• seal a small segment of extracellular space (between plasma membrane and bone surface), HCl and lysosomes secreted into this space by osteoclasts dissolves calcium phosphate crystals (give bone rigidity and strength)
    • Resorptive bay - (Howship's lacuna) shallow bay lying directly under an osteoclast.
  • do not mistake for megakaryocytes, found in bone marrow not associated with bone matrix.
    • megakaryocytes are also multi-niucleated and form platelets

Bone Marrow

Hematopoietic and stromal cell differentiation
  • red marrow - mainly haematopoietic (myeloid) tissue, newborn has all red marrow
  • yellow marrow - mainly fat cells, found in diaphysis region of long bones
  • stromal cells - all other support cells not involved in haematopoiesis

Chondroblasts and Chondrocytes

  • immature and mature cartilage forming cells located at articular cartilage regions.
  • Interstitial growth - occurs mainly in immature cartilage. Chondroblasts in existing cartilage divide and form small groups of cells (isogenous groups) which produce matrix to become separated from each other by a thin partition of matrix.
  • Appositional growth - occurs also in mature cartilage. Mesenchymal cells surrounding the cartilage in the deep part of the perichondrium (or the chondrogenic layer) differentiate into chondroblasts.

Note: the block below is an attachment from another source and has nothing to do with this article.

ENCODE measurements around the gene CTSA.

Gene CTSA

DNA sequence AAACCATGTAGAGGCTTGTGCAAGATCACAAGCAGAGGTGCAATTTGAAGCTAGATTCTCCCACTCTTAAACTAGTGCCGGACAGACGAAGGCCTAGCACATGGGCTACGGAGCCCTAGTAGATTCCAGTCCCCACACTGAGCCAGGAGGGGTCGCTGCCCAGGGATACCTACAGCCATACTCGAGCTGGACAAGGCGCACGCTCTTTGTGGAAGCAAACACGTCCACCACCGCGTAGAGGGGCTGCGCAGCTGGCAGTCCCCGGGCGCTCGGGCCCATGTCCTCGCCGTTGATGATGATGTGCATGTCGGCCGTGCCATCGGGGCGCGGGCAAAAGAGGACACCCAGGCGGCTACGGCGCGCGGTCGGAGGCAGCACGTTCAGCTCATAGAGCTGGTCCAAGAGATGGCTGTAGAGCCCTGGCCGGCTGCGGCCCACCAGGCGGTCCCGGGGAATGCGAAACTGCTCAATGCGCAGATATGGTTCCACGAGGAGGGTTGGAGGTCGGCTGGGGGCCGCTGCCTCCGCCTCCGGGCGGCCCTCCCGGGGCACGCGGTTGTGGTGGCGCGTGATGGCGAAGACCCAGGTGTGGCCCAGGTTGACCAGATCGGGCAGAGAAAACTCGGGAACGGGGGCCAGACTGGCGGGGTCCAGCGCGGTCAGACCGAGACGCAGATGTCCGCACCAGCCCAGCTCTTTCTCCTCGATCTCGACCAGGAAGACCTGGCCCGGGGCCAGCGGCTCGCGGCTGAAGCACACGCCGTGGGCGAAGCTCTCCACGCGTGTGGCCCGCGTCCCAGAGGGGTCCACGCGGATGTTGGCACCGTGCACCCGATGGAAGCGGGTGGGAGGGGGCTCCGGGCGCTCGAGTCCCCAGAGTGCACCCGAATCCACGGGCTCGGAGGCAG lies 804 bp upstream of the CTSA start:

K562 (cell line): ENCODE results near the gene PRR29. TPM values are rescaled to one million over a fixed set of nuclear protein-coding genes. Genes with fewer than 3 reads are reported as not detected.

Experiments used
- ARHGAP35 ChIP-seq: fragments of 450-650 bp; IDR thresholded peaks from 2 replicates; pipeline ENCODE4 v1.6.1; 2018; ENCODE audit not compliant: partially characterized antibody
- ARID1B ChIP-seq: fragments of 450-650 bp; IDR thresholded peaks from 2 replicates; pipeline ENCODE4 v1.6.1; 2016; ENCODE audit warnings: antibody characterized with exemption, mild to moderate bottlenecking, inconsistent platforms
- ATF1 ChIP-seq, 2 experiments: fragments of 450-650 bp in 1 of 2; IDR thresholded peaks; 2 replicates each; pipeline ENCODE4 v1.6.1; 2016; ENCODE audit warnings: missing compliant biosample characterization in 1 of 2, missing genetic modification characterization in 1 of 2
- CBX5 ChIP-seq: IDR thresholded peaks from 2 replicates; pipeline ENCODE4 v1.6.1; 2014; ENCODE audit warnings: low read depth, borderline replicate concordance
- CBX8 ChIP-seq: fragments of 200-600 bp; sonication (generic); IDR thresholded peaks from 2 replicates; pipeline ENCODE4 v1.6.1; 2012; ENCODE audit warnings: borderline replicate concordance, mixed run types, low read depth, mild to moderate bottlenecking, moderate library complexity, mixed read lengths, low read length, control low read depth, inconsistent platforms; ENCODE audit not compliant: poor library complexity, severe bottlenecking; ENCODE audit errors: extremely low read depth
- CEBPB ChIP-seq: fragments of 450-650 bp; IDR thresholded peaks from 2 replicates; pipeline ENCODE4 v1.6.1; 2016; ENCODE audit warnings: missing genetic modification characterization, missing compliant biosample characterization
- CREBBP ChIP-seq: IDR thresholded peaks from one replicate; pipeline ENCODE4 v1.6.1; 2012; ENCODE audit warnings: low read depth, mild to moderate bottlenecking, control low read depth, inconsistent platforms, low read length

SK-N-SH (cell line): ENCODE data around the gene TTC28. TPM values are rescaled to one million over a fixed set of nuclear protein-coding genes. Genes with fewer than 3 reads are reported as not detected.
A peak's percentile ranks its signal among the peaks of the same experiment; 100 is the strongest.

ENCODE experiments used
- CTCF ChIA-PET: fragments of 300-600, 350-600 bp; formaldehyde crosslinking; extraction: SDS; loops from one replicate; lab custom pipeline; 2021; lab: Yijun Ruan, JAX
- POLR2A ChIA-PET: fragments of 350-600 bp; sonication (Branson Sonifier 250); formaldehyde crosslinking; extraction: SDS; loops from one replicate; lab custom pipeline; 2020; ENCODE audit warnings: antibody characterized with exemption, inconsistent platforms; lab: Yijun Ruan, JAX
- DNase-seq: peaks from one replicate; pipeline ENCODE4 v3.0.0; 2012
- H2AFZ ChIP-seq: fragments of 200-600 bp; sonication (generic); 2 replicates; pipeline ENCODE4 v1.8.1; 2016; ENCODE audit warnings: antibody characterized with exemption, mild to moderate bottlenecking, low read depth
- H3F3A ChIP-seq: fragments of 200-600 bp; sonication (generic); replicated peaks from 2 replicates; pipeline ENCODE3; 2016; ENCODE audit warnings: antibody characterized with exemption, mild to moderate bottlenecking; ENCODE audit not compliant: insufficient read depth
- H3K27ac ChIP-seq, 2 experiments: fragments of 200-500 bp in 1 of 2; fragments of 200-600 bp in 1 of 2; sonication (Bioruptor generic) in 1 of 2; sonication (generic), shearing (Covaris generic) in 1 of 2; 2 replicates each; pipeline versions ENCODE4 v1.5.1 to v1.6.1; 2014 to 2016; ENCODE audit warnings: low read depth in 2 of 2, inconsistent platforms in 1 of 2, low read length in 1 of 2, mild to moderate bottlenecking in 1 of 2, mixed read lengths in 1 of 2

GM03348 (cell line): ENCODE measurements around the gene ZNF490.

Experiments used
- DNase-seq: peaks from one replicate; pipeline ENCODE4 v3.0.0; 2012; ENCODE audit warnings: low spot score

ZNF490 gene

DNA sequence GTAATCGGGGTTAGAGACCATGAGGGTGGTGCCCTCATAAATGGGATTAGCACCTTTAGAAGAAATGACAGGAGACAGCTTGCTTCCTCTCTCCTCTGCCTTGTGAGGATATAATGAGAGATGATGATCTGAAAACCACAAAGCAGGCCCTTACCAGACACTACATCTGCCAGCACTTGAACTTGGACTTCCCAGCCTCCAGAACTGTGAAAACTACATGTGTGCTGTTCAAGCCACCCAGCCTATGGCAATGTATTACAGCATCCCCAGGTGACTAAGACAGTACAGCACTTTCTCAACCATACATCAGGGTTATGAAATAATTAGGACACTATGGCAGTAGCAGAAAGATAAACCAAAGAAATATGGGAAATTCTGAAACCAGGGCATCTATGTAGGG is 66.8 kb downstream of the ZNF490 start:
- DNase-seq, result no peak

Histology - Cartilage

Bone Matrix

The bone matrix has 2 major components.

  • Organic portion composed of mainly collagen Type 1 (about 95%) and amorphous ground substance.
  • Inorganic portion (50% dry weight of the matrix) composed of hydroxyapatite crystals, calcium, phosphorus, bicarbonate, nitrate, Mg, K, Na.
    • storage calcium and phosphate
    • regulate blood calcium levels

Haversian Systems

Bone structure cartoon
  • also called osteons
  • Volkmann's canals - interconnect Haversian systems


  • concentric - surrounding each Haversian System
  • interstitial - bony plates that fill in between the haversian systems.
  • circumferential - layers of bone that underlie the periosteum and endosteum


  • osteocytes extending cytoplasmic processes into canaliculi
  • Additional Histology images: low | medium | high

Endochondral ossification

Endochondral bone.jpg

Endochondral ossification slides: Developing bone | Bone, Developing (LS, Femur) Cat H&E

Blue Histology - endochondral | Dev Biology - endochondral ossification | endochondral ossification animation

Endochondral ossification.jpg Endochondral ossification 2.jpg

Ossification endochondral 1c.jpg Articular cartilage.jpg

Additional Histology Slides: developing Vertebra | Vertebra medium

Intramembranous Ossification

Intramembranous ossification slides: Head (Neonatal) Rat H& Van Gieson

Blue histology - intramembranous | intramembranous ossification animation

Ossification centre.jpg Intramembranous ossification centre.jpg

Human Fetal Head (12 week)

Fetal head medial.jpg Fetal head lateral.jpg


Fetal head section.jpg

Histology Stains

Alizarin Red

  • an anthraquinone derivative used to identify calcium in tissue sections
  • calcium forms an Alizarin Red S-calcium complex in a chelation process and the end product is also birefringent.